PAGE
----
force, and then introducing new elements one by one. Friction, adhesion, fluids, sound, light, heat, and
electricity are all explored, with careful explanations of experiments and studies done by the scientists who
explored these properties.
Ray's Elements of
Astronomy. 342 pages. Taking a different approach to astronomy,
rather than focusing on the Greek names for constellations this book focuses on the movements of heavenly
bodies and the science of astronomy.
and Navigation. 492 pages. While this book thoroughly covers the
old art of Surveying (the same business George Washington was in for a number of years) this book is
especially useful because of it's great attention to the field of Plane and Spherical Trigonometry and
Mensuration, and may because of this be used as a textbook for those fields.
Complete Book Keeping. 161 pages. An
often over-looked area of study, book-keeping will always be an important area of expertise for anyone who
earns or spends money. As the author states: “Book-keeping... cultivates the judicial powers of the mind...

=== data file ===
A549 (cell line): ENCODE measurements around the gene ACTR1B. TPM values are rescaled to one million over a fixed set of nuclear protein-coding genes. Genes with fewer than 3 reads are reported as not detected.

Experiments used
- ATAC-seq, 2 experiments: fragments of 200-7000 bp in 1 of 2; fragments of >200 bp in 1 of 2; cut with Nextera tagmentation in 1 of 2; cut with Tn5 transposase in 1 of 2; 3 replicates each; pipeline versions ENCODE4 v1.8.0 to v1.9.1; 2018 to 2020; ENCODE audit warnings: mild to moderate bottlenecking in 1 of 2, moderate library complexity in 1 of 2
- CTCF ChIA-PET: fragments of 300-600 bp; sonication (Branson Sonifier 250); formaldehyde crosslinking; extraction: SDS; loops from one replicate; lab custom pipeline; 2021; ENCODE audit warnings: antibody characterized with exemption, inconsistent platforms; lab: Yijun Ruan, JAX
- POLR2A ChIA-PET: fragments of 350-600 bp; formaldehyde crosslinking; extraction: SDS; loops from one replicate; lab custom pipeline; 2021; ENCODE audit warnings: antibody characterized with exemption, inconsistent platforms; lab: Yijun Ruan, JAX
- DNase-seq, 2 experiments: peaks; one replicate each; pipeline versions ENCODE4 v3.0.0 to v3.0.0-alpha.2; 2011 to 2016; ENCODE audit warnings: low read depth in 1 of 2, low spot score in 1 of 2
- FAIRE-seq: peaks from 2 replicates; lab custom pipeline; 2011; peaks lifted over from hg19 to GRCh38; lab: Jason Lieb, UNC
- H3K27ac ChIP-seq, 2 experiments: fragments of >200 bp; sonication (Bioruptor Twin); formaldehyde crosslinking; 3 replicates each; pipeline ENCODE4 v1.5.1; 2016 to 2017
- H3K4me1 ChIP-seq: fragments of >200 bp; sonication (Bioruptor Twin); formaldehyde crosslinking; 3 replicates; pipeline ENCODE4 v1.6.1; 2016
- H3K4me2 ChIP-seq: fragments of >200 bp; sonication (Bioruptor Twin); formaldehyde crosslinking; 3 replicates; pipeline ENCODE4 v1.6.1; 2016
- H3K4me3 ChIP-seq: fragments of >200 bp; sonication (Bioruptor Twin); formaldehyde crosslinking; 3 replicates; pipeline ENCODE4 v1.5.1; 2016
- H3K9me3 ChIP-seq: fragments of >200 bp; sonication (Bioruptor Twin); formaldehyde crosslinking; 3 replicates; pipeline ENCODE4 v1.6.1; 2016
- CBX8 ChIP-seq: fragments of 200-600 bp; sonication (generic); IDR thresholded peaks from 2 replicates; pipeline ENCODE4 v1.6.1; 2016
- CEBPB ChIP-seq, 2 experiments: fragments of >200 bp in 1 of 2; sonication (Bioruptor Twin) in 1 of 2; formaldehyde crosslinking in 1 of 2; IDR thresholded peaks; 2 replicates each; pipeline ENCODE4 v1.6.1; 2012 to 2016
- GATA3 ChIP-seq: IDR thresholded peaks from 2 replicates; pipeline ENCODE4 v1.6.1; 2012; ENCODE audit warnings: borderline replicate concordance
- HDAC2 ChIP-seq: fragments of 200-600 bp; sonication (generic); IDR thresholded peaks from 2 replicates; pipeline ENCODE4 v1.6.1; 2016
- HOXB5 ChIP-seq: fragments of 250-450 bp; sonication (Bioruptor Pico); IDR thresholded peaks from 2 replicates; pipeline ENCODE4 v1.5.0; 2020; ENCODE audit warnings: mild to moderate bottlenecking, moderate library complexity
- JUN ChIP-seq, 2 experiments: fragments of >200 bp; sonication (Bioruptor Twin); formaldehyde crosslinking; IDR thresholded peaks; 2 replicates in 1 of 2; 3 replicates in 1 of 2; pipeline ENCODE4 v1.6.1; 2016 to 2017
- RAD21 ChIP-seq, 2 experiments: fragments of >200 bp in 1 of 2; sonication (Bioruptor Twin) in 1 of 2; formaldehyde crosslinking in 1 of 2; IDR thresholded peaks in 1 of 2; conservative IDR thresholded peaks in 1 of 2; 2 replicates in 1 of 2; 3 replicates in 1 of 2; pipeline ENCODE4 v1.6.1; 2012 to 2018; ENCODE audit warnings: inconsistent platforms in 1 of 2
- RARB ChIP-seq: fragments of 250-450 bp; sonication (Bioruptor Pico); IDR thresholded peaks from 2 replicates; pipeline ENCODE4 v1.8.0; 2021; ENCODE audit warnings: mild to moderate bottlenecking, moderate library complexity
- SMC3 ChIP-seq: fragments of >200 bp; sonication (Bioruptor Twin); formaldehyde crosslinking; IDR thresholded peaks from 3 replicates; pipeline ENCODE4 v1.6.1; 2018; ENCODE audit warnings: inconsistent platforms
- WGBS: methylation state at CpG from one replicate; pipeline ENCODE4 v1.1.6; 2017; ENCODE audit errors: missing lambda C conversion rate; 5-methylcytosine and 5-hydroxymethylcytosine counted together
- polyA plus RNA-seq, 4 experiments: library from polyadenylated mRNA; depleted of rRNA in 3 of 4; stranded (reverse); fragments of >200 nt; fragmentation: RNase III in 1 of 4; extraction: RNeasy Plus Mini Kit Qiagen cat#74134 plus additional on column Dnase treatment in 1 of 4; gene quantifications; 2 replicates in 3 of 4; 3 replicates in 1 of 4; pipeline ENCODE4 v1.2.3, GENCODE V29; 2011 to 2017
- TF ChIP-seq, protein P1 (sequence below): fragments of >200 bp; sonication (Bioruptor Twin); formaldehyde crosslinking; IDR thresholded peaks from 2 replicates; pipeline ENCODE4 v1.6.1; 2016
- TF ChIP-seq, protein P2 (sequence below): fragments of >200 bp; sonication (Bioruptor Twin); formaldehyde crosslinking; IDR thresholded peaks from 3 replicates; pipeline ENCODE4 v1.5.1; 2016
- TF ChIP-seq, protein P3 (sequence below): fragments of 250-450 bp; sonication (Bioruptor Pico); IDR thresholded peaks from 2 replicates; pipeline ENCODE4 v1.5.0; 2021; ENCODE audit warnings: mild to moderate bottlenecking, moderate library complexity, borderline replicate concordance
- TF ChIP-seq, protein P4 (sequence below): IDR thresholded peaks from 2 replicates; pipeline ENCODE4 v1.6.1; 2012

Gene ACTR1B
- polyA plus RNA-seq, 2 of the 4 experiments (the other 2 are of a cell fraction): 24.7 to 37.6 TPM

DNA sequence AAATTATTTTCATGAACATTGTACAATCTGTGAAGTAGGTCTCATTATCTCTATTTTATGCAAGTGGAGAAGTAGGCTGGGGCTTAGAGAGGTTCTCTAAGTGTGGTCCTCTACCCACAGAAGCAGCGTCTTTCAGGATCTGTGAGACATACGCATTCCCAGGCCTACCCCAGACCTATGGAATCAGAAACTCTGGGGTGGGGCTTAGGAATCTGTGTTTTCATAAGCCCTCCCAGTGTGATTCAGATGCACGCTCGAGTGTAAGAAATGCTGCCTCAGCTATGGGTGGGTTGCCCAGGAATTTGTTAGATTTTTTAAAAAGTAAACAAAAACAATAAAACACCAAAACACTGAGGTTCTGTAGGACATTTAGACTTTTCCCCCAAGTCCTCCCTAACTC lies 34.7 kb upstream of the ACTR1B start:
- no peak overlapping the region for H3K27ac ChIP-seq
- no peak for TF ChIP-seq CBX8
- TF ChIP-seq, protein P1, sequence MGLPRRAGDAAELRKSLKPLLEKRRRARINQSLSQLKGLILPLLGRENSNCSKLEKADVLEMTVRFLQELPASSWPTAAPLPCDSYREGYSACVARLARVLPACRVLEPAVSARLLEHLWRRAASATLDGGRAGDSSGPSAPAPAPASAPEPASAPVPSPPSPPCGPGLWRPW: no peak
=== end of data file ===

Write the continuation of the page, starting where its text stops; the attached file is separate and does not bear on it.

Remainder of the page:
contributes to private and public virtue.. leads to economy and thrift... and it's practice will reduce
pauperism and crime.” Beginning with the basic form of double entry book-keeping, Debit, Credit, and all areas
of accounting are taught.
Schuyler's Principles of Logic. 169
pages. Logic is a mathematical pursuit. How can we tell? Through logic.... Because math is based on logical
premises (induction), and then followed through in a logical working out of the premises (deduction). The
author explains this more thoroughly, but you'll have to read the book.
Nature Study: This book is a guide
on how to observe and note experiments and studies in nature.
First Year Science. 505 pages. Meant for High School Students, this book is an introduction to many